The iShares Russell 1000 Growth ETF (IWF) and the iShares J.P. Morgan USD Emerging Markets Bond ETF (EMB) are both among the Top 100 ETFs. IWF is a iShares Large Growth fund and EMB is a iShares Emerging Markets Bond fund. So, what’s the difference between IWF and EMB? And which fund is better?
The expense ratio of IWF is 0.20 percentage points lower than EMB’s (0.19% vs. 0.39%). IWF also has a high exposure to the technology sector while EMB is mostly comprised of BBB bonds. Overall, IWF has provided higher returns than EMB over the past ten years.
In this article, we’ll compare IWF vs. EMB. We’ll look at performance and annual returns, as well as at their portfolio growth and holdings. Moreover, I’ll also discuss IWF’s and EMB’s industry exposure, fund composition, and risk metrics and examine how these affect their overall returns.
|Name||iShares Russell 1000 Growth ETF||iShares J.P. Morgan USD Emerging Markets Bond ETF|
|Category||Large Growth||Emerging Markets Bond|
The iShares Russell 1000 Growth ETF (IWF) is a Large Growth fund that is issued by iShares. It currently has 72.16B total assets under management and has yielded an average annual return of 17.72% over the past 10 years. The fund has a dividend yield of 0.52% with an expense ratio of 0.19%.
The iShares J.P. Morgan USD Emerging Markets Bond ETF (EMB) is a Emerging Markets Bond fund that is issued by iShares. It currently has 19.76B total assets under management and has yielded an average annual return of 6.43% over the past 10 years. The fund has a dividend yield of 3.85% with an expense ratio of 0.39%.
IWF’s dividend yield is 3.33% lower than that of EMB (0.52% vs. 3.85%). Also, IWF yielded on average 11.29% more per year over the past decade (17.72% vs. 6.43%). The expense ratio of IWF is 0.20 percentage points lower than EMB’s (0.19% vs. 0.39%).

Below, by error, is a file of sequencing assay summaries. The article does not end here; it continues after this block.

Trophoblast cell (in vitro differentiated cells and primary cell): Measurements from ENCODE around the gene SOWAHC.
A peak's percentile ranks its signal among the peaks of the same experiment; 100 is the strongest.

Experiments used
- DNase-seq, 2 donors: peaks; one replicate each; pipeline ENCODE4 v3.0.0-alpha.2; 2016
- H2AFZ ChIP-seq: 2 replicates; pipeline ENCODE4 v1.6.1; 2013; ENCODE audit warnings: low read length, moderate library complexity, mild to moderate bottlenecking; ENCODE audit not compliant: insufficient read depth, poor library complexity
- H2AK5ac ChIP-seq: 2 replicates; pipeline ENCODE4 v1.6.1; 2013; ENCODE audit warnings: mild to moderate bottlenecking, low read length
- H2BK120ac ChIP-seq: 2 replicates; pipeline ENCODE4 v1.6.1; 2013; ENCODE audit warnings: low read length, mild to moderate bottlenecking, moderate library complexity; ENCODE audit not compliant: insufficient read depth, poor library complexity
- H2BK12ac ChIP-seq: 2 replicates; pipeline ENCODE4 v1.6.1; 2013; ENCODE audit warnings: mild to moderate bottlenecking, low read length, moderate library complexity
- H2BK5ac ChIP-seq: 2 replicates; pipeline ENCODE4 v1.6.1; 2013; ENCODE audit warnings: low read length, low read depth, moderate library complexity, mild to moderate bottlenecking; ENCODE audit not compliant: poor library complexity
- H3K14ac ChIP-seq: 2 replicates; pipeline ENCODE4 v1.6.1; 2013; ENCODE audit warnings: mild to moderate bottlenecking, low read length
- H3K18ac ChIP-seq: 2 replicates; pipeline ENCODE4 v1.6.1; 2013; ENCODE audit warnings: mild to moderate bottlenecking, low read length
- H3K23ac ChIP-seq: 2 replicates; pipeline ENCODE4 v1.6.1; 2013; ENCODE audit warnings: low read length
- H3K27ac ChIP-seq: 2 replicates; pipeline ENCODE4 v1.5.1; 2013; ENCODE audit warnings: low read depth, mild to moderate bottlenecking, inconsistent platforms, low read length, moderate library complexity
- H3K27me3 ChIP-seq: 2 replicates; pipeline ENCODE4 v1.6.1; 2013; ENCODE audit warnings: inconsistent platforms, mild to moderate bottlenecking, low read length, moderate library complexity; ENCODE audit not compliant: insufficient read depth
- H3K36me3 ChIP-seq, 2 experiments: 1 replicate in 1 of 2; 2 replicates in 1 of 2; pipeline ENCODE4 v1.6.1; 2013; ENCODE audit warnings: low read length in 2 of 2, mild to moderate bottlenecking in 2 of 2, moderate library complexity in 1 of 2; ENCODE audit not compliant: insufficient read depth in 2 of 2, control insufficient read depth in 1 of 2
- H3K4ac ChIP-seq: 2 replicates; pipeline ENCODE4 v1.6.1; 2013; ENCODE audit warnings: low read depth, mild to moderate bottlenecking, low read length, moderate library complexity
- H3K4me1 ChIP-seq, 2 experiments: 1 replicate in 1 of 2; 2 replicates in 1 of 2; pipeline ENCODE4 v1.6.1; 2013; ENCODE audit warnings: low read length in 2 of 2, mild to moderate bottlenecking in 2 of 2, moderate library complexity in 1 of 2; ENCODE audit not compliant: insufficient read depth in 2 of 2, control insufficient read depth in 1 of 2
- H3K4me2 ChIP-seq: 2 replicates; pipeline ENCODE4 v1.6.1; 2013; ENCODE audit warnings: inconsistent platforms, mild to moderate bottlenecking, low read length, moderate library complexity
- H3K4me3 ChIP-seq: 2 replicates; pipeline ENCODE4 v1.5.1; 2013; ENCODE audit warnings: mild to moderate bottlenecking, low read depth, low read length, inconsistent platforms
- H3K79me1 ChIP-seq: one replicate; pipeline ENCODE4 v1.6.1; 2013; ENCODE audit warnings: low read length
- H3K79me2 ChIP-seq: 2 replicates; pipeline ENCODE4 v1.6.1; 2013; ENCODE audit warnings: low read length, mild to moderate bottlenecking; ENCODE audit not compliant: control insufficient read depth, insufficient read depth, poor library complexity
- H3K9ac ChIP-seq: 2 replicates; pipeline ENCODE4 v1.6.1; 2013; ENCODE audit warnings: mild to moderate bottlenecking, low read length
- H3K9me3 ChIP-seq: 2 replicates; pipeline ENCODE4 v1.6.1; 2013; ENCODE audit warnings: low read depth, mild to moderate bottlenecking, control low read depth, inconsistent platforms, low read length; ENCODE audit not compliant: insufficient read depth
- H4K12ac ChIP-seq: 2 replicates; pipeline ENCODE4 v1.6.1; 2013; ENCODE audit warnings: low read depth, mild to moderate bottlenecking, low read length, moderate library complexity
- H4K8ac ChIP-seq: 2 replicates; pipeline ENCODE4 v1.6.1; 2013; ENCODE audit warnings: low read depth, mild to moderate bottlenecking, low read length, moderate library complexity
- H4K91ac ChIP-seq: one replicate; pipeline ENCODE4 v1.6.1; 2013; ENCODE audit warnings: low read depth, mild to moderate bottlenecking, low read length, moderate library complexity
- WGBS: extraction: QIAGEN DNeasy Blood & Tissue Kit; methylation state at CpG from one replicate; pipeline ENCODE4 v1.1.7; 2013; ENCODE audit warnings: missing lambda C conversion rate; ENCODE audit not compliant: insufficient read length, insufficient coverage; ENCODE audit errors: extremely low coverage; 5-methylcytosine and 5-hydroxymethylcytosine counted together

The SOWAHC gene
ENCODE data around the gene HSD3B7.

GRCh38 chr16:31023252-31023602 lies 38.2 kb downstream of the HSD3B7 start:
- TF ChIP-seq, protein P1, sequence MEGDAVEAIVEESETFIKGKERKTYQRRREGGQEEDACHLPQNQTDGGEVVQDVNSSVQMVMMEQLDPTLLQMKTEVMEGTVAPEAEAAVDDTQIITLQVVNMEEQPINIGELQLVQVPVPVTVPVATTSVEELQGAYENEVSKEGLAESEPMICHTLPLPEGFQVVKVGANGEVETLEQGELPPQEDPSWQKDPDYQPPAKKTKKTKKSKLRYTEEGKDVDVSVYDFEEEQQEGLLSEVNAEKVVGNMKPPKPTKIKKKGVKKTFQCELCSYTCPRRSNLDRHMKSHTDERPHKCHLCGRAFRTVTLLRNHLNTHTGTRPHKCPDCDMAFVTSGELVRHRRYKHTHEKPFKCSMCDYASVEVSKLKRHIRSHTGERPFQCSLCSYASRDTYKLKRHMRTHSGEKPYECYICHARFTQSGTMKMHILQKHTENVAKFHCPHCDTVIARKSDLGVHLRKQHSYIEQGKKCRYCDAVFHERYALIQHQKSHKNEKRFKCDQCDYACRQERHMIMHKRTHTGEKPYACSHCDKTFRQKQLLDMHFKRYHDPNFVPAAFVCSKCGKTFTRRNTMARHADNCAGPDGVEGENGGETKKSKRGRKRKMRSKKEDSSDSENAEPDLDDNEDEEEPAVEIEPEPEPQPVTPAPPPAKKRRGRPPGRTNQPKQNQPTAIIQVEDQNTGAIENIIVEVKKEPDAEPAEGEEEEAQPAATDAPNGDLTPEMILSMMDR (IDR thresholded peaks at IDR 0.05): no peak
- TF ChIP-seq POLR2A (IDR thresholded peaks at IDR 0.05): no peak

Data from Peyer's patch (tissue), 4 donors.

|Facebook Inc Class A||3.91%|
|Alphabet Inc Class A||3.2%|
|Alphabet Inc Class C||3.03%|
|Visa Inc Class A||1.91%|
|The Home Depot Inc||1.62%|
IWF’s Top Holdings are Apple Inc, Microsoft Corp, Amazon.com Inc, Facebook Inc Class A, and Alphabet Inc Class A at 10.51%, 9.85%, 6.63%, 3.91%, and 3.2%.
Alphabet Inc Class C (3.03%), Tesla Inc (2.45%), and NVIDIA Corp (2.14%) have a slightly smaller but still significant weight. Visa Inc Class A and The Home Depot Inc are also represented in the IWF’s holdings at 1.91% and 1.62%.
|EMB Bond Sectors||Weight|
EMB’s Top Bond Sectors are ratings of BBB, B, BB, A, and AA at 33.79%, 21.97%, 16.92%, 13.67%, and 7.97%. The fund is less weighted towards Below B (4.49%), Others (1.11%), and AAA (0.09%) rated bonds.
The iShares Russell 1000 Growth ETF (IWF) has a Standard Deviation of 14.42 with a Beta of 1.03 and a Alpha of 2.16. Its Mean Return is 1.48 while IWF’s Treynor Ratio is 17.1. Furthermore, the fund has a R-squared of 92.93 and a Sharpe Ratio of 1.19.
The iShares J.P. Morgan USD Emerging Markets Bond ETF (EMB) has a Mean Return of 0.44 with a Sharpe Ratio of 0.55 and a Treynor Ratio of 3.24. Its R-squared is 23.34 while EMB’s Beta is 1.36. Furthermore, the fund has a Alpha of 0.89 and a Standard Deviation of 8.44.
IWF’s Mean Return is 1.04 points higher than that of EMB and its R-squared is 69.59 points higher. With a Standard Deviation of 14.42, IWF is slightly more volatile than EMB. The Alpha and Beta of IWF are 1.27 points higher and 0.33 points lower than EMB’s Alpha and Beta.
IWF had its best year in 2020 with an annual return of 38.21%. IWF’s worst year over the past decade yielded -1.68% and occurred in 2018. In most years the iShares Russell 1000 Growth ETF provided moderate returns such as in 2014, 2012, and 2010 where annual returns amounted to 12.84%, 15.03%, and 16.47% respectively.
The year 2012 was the strongest year for EMB, returning 17.64% on an annual basis. The poorest year for EMB in the last ten years was 2013, with a yield of -7.42%. Most years the iShares J.P. Morgan USD Emerging Markets Bond ETF has given investors modest returns, such as in 2014, 2011, and 2016, when gains were 6.69%, 7.2%, and 9.41% respectively.
|Fund||Initial Balance||Final Balance||CAGR|
A $10,000 investment in IWF would have resulted in a final balance of $55,920. This is a profit of $45,920 over 11 years and amounts to a compound annual growth rate (CAGR) of 17.72%.
With a $10,000 investment in EMB, the end total would have been $19,295. This equates to a $9,295 profit over 11 years and a compound annual growth rate (CAGR) of 6.43%.
IWF’s CAGR is 11.29 percentage points higher than that of EMB and as a result, would have yielded $36,625 more on a $10,000 investment. Thus, IWF outperformed EMB by 11.29% annually.
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